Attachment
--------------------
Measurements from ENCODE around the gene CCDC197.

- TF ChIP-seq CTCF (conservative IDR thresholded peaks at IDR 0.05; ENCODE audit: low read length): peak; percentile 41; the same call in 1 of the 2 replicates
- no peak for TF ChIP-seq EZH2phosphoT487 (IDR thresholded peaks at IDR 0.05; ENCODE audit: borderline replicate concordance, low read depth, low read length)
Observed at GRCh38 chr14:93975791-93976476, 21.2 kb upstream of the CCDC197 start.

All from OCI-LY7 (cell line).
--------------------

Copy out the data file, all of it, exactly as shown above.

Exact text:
Measurements from ENCODE around the gene CCDC197.

- TF ChIP-seq CTCF (conservative IDR thresholded peaks at IDR 0.05; ENCODE audit: low read length): peak; percentile 41; the same call in 1 of the 2 replicates
- no peak for TF ChIP-seq EZH2phosphoT487 (IDR thresholded peaks at IDR 0.05; ENCODE audit: borderline replicate concordance, low read depth, low read length)
Observed at GRCh38 chr14:93975791-93976476, 21.2 kb upstream of the CCDC197 start.

All from OCI-LY7 (cell line).